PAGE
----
Portland gets greener: City considering perfume policy

by | Feb 19, 2011 | Chemical Sensitivity News, Featured, NEWS | 0 comments

Portland, OregonAlready rated as America’s top green city, Portland, Oregon may now be going one step further. This week the Portland City Council discussed creating a fragrance-free workplace policy for government employees, who would be discouraged from wearing perfume, cologne, after-shave, strongly scented deodorant and other personal care products containing fragrance. The policy would not restrict the use of personal hygiene products, just request that workers avoid using strongly scented versions.

Fragrance-free policies like these are created to protect employees with respiratory conditions like asthma, chemical sensitivity and reactive airway disease, who may suffer serious negative health effects from – or be denied access to – a fragranced workspace. If approved, the policy will take effect in March.

Protection from fumes at workWe may expect that in the next few years fragrance-free workspace policies will become more and more common, taking the lead from the U.S. Centers for Disease Control and Prevention (CDC), the U.S. Census Bureau and the City of Detroit, among others, who have already established scent-free workplace policies. Motivated by a similar mentality to what spurred the movement to ban smoking from the workplace in years past, employers are now recognizing the impact that fragranced personal care products have on employee health and workplace performance and are taking action to maintain a higher standard of indoor air quality.

Portland photo: By Fcb981 (Own work) [GFDL (http://www.gnu.org/copyleft/fdl.html) or CC-BY-SA-3.0 (www.creativecommons.org/licenses/by-sa/3.0/)], via Wikimedia Commons

  • Earthwalker

    Earthwalker is the username that PT founder Julie Genser created for her online interactions so many years ago when first creating Planet Thrive.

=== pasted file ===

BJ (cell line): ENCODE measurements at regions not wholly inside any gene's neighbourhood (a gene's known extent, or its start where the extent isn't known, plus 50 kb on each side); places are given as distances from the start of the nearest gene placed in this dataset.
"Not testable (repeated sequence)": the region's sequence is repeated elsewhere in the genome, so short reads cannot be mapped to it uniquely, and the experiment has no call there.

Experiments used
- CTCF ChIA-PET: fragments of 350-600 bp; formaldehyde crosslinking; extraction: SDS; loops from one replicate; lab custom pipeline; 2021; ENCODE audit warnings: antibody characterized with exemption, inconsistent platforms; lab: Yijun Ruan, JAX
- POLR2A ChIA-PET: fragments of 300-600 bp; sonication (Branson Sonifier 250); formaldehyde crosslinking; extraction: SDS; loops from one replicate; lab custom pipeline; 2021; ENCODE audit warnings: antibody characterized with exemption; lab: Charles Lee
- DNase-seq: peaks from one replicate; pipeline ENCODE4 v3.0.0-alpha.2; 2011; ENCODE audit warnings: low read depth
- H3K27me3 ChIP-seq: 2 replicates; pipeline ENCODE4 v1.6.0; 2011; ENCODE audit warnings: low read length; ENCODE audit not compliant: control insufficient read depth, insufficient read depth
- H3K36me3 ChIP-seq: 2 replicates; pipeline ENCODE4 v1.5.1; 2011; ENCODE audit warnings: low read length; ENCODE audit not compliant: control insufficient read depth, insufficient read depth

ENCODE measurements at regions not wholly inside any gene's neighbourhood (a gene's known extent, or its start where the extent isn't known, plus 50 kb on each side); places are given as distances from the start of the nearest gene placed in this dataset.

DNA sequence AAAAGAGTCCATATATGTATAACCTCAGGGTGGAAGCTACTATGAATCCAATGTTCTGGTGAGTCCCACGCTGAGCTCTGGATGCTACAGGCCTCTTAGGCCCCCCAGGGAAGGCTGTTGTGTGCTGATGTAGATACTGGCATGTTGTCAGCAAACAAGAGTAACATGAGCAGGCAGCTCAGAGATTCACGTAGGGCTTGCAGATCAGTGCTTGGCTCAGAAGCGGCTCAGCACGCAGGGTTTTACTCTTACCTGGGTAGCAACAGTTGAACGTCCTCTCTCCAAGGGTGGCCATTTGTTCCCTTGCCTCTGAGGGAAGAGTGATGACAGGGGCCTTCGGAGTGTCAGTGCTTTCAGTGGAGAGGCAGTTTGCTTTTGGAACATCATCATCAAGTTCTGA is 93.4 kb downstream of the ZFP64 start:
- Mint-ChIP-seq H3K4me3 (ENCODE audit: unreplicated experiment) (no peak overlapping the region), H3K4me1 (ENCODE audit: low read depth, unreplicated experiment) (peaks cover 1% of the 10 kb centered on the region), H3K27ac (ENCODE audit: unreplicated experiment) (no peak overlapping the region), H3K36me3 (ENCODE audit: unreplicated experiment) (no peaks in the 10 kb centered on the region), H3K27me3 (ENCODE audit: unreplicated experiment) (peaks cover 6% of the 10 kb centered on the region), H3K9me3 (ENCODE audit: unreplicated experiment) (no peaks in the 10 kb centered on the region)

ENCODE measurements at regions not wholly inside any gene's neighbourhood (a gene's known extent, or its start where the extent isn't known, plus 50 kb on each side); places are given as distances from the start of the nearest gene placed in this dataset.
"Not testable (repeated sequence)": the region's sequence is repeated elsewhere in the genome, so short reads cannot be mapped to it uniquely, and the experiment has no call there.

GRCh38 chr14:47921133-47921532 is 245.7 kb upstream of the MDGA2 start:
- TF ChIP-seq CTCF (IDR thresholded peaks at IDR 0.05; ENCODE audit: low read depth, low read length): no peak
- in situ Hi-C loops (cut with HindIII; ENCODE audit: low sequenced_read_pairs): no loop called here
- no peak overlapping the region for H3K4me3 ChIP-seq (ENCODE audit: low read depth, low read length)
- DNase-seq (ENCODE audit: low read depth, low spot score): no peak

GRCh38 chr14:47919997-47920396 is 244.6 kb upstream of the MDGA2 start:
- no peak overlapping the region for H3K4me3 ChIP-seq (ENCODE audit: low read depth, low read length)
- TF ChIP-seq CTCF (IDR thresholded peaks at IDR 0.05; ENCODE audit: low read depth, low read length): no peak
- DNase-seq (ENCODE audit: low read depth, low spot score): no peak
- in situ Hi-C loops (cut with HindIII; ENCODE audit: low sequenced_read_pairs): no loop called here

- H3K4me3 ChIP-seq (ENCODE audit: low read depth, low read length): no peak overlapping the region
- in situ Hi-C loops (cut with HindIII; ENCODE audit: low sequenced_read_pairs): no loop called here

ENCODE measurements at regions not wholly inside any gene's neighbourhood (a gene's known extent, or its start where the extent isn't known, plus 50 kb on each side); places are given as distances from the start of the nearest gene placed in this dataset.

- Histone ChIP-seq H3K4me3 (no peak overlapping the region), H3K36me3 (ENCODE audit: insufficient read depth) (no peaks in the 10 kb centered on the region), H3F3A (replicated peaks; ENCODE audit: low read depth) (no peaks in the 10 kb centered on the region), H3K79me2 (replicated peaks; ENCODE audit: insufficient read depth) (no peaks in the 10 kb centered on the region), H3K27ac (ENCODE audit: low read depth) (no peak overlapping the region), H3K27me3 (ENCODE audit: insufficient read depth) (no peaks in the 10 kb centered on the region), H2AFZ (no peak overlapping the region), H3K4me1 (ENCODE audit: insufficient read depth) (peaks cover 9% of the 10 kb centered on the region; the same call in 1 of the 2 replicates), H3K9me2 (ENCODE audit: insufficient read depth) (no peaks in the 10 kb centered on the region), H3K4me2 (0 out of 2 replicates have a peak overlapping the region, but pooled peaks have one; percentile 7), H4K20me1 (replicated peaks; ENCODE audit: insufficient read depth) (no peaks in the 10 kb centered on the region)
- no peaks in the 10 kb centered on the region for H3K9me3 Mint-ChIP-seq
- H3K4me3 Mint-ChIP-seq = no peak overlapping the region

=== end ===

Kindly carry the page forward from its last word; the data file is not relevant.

Julie's (Earthwalker's) life was derailed over twenty years ago when she had a very large organic mercury exposure after she naively used a mouth thermometer to measure the temperature of just-boiled milk while making her very first pizza at home. The mercury instantly expanded into a gas form and exploded out the back of the thermometer right into her face. Unaware that mercury was the third most neurotoxic element on Earth, Julie had no idea she had just received a very high dose of a poisonous substance.

    A series of subsequent toxic exposures over the next few years -- to smoke from two fires (including 9/11), toxic mold, lyme disease, and chemical injuries -- caused catastrophic damage to her health. While figuring out how to survive day-to-day, and often minute-to-minute, she created Planet Thrive to help others avoid some of the misdiagnoses and struggles she had experienced.

    She has clawed her way over many health mountains to get to where she is today. She is excited to bring the latest iteration of Planet Thrive to the chronic illness community.

    In 2019, Julie published her very first cookbook e-book called Low Lectin Lunches (+ Dinners, Too!) after discovering how a low lectin, gluten free diet was helping manage her chronic fascia/muscle pain.


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